A great deal of my attention lately is on the nature of authenticity.
It is simpler to determine if something is honest, is true to itself, than it is to determine if something is authentic, that it is what it claims to be, and is original.
In a digital environment, the idea of being [an] original is almost meaningless. A copy that is a relatively close descendant of the original is a clone. But of course, as one gets further from the first iteration, anomalies, accidents, and errors occur. In a graphic a pixel gets dropped here or there during the copy or distribution process, noise is introduced and voila, we have evolution. The deviant may still be ‘honest’, that is, a faithful representation of the original, but it is not authentic.
Stories told in the analog world of griots, story-tellers, may be honest and have integrity, but they are not original. They are not expected to be. Each griot would be judged for the honesty of their report, of getting the story straight, but honor and fame came from the nuance, the depth of their presentation.
In our digital domain however, things tend to get repeated more or less exactly with little variation. Ours is an age of cut-and-paste talking points, of rigid positions passed among groups. The news ‘loop’ that plays the same 15 second visual over and over because there is no other visual information about the event that is admitted, or the technique of repeating something over and over again, exactly, with no variation or nuance until it becomes functionally valid are two technical examples. Also to consider is that in a predominantly digital domain, the presentation is flat, appearing on a 2 dimensional screen, for now. Even if we become enamored of 3-D technology, it has still only the appearance of depth. In an analog world of poetry, songs, theater and dance, all these are 3 dimensional. They have actual depth.
So with all that said, my attention was turned this week to a statement made by John Dittmer, Professor Emeritus of History at DePauw University in Indiana on Democracy Now, discussing Governor Haley Barbour’s personal but historically inaccurate statements about the Citizen’s Councils of Mississippi. What caught my eye was the pull-quote that Governor Barbour was an “unreconstructed Southerner.”
It is of course an odd turn of phrase. I might not have been quite so interested if Mr. Dittmer had said “unrepentant.” In this case it means the same thing, but it would not contain the irony of saying that a Southerner should undergo the process of ‘Reconstruction’ in order to be made morally correct. It is the collective punishment of the South following the war applied directly to an individual in the 21st century.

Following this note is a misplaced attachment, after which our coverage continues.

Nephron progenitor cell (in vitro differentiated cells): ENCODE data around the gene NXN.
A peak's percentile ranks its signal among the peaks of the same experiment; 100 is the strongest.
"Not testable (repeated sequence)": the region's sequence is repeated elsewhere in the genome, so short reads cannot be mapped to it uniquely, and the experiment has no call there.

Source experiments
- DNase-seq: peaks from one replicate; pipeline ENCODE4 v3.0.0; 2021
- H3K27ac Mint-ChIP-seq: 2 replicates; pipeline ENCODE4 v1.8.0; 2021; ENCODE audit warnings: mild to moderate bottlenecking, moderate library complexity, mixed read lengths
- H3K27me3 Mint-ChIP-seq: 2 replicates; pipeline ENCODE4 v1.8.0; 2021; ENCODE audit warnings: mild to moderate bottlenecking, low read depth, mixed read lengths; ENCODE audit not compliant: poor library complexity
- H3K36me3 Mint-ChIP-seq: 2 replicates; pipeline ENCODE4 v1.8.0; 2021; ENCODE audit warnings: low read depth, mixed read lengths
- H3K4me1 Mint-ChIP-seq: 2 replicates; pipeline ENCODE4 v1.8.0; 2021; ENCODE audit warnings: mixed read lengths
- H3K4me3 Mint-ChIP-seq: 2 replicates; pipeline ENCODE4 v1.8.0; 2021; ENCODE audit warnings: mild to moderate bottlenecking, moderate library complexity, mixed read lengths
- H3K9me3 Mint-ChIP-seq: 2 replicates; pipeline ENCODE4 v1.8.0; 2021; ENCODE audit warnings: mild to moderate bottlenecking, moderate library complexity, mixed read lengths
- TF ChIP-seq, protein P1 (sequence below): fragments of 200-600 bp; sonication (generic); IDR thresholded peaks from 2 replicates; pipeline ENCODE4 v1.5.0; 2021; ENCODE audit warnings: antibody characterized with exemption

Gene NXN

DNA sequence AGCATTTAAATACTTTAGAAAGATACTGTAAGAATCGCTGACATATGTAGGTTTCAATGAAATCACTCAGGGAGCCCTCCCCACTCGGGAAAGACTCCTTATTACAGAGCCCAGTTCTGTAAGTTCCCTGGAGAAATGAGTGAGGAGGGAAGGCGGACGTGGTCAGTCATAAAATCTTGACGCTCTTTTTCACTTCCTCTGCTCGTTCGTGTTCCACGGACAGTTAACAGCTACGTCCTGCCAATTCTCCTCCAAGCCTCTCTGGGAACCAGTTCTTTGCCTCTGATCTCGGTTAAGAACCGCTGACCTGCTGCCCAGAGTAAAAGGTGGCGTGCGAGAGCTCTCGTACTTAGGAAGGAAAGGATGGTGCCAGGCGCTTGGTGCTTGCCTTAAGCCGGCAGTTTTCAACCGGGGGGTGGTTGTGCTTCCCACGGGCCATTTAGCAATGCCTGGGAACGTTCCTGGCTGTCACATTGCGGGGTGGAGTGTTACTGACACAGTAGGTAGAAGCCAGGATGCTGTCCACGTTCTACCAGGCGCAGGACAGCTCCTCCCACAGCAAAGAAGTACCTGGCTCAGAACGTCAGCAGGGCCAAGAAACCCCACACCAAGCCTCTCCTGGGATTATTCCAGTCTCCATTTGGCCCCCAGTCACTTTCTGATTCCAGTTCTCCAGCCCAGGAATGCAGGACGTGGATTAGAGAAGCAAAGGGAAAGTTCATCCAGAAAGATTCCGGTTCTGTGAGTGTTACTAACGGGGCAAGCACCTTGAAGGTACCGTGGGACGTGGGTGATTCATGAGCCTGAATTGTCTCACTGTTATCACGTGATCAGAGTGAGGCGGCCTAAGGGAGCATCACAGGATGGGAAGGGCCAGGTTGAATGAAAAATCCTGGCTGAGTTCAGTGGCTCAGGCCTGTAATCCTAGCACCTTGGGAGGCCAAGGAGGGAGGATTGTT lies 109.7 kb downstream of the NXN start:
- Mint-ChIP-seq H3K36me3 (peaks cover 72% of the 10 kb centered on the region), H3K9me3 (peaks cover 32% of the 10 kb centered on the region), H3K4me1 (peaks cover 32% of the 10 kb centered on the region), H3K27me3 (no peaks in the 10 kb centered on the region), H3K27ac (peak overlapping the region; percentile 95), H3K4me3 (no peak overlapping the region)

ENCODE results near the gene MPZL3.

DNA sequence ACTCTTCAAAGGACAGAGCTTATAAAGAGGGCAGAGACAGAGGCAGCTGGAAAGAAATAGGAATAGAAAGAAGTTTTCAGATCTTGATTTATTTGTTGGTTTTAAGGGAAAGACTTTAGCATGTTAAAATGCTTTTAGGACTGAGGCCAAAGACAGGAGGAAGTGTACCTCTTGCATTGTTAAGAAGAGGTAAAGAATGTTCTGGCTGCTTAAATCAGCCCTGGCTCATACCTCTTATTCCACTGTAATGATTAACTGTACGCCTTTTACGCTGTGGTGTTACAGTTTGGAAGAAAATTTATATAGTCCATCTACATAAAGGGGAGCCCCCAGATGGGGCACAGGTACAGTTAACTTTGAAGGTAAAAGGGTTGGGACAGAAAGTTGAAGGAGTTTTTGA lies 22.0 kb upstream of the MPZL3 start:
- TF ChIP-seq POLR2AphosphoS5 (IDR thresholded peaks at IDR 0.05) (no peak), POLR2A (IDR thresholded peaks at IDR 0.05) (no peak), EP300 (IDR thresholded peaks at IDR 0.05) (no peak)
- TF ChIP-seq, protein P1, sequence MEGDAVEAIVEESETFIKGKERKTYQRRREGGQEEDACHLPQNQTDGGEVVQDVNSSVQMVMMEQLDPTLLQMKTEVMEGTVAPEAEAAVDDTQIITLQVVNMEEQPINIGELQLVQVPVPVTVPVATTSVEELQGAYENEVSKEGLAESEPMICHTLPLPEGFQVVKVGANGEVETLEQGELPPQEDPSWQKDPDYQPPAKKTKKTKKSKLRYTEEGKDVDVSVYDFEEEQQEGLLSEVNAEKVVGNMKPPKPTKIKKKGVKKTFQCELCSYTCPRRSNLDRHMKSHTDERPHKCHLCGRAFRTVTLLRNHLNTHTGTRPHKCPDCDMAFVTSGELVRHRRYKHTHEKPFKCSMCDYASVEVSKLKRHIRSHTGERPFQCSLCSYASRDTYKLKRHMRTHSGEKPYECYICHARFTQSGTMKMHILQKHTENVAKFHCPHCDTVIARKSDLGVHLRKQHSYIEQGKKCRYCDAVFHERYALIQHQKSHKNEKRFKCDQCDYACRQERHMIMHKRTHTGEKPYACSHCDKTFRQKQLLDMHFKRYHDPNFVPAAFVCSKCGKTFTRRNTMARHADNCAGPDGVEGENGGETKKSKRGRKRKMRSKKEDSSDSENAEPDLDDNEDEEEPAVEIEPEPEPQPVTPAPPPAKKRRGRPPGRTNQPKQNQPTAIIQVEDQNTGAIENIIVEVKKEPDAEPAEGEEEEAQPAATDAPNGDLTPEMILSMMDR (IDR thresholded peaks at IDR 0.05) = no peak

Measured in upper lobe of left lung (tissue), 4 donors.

Amy Goodman asked the direct, and to my mind ridiculous, arrogant and irrelevant question, ‘Is Governor Barbour a racist?’ The exact quote (as provided by their transcript) and the answer warrants posting here.
AMY GOODMAN: Governor Barbour’s spokesperson has insisted that Governor Barbour is not a racist. What do you think?
JOHN DITTMER: Well, I think when you get to labeling people racist, it’s like calling people Nazis. It’s that the conversation veers away and becomes a matter of semantics. As I said, I think that Barbour is an unreconstructed Southerner and, as such, is not sensitive to the struggles of African Americans. And there’s no indication, as governor or as president, that he would be sensitive. And I think this is the major issue. Whatever his motivations are, his conduct has been reprehensible.”
Excuse me? Barbour is an ‘unreconstructed Southerner’ and therefore is not, and cannot be, sensitive to the struggles of African Americans? Maybe he is or maybe he isn’t, but the extraordinary and bald-faced Supremacy contained in that twisted logic is repulsive. Or should I just say that the statement is reprehensible?
Let no one say that I am an apologist for Governor Barbour. I have a joke that goes: “What these commentators don’t understand is that Haley Barbour wants to be President of the Confederacy, not the Union. Why would a Southerner want to be President of the North?” This is clearly a joke.
But slandering someone as a racist and declaring that they are in need of some good, old-fashioned ‘reconstruction’ or a more modern ‘reeducation’, is clearly not a joke.
In Barbour’s case, he is repeating the often heard and pervasive myth of the ‘happy slave’. In Goodman’s and Dittmer’s case, they are applying the often heard and pervasive myth of Southern inferiority in intelligence and social morality. Each is a flat, two-dimensional reproduction of 150 year-old propaganda talking points. Barbour, Goodman and Dittmer may be completely honest in their expression of who they believe they are and who their opponents are, but they are certainly not being authentic, and I suspect they know it, or at least feel it.
Professor Dittmer makes another interesting observation here, doing well as an historian, but it must be read carefully: